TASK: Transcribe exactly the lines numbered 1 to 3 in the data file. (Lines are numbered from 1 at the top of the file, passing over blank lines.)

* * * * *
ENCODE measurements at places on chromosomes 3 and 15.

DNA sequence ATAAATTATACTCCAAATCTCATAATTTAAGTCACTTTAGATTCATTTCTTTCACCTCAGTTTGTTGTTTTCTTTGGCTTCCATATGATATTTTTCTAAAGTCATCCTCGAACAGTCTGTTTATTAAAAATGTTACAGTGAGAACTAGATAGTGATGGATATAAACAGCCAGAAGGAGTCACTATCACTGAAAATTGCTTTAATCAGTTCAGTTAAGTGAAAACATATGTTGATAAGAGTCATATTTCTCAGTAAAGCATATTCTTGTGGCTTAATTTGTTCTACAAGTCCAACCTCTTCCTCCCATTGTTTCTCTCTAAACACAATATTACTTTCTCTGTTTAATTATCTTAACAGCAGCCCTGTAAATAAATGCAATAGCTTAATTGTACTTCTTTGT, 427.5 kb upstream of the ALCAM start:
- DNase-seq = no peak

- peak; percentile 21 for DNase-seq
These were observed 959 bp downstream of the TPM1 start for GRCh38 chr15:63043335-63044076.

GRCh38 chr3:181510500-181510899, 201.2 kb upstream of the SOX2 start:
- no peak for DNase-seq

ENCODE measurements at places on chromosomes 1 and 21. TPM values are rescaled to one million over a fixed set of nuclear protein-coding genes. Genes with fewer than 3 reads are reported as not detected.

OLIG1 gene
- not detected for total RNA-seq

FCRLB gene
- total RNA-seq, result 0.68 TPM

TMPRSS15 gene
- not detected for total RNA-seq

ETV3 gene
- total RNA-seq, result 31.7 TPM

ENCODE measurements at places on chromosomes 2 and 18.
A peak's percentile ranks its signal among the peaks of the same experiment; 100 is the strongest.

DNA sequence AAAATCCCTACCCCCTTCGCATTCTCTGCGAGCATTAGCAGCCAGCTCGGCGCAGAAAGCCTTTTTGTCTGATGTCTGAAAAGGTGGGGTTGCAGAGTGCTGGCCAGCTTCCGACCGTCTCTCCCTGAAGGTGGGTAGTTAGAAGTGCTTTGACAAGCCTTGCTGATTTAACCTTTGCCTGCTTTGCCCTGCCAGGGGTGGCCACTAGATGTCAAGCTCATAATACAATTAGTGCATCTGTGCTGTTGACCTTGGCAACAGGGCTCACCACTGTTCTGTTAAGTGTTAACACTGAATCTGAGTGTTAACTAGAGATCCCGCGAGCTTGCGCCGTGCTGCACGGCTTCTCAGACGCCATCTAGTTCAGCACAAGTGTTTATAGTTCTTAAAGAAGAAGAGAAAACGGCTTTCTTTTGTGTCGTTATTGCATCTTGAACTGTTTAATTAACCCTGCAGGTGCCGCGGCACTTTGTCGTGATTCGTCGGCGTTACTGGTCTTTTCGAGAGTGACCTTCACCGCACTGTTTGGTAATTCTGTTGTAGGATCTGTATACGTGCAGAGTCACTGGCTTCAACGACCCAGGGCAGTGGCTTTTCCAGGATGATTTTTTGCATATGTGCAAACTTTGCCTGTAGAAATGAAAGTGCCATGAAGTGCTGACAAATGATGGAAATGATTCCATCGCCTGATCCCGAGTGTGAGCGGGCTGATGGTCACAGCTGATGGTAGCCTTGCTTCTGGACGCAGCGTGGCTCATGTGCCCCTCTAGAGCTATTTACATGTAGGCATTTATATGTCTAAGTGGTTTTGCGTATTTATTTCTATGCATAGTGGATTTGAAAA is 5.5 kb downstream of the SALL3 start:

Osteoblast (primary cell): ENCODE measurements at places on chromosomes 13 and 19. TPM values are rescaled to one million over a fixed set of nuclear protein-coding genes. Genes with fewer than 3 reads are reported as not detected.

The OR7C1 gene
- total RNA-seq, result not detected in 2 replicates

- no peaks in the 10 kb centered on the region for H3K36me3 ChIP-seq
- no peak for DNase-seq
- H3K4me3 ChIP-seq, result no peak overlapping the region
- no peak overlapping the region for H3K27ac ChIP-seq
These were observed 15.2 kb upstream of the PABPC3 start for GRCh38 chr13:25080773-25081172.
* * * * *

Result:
ENCODE measurements at places on chromosomes 3 and 15.

DNA sequence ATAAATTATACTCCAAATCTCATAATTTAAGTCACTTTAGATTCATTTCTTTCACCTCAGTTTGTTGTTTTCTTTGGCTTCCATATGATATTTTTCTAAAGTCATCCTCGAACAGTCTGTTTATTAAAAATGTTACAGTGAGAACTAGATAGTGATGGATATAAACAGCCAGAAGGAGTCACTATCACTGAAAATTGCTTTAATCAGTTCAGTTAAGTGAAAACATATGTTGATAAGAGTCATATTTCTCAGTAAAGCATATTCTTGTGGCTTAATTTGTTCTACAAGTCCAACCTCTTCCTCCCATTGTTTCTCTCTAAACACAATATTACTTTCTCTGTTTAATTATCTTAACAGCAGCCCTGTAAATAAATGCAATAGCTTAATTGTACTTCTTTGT, 427.5 kb upstream of the ALCAM start:
- DNase-seq = no peak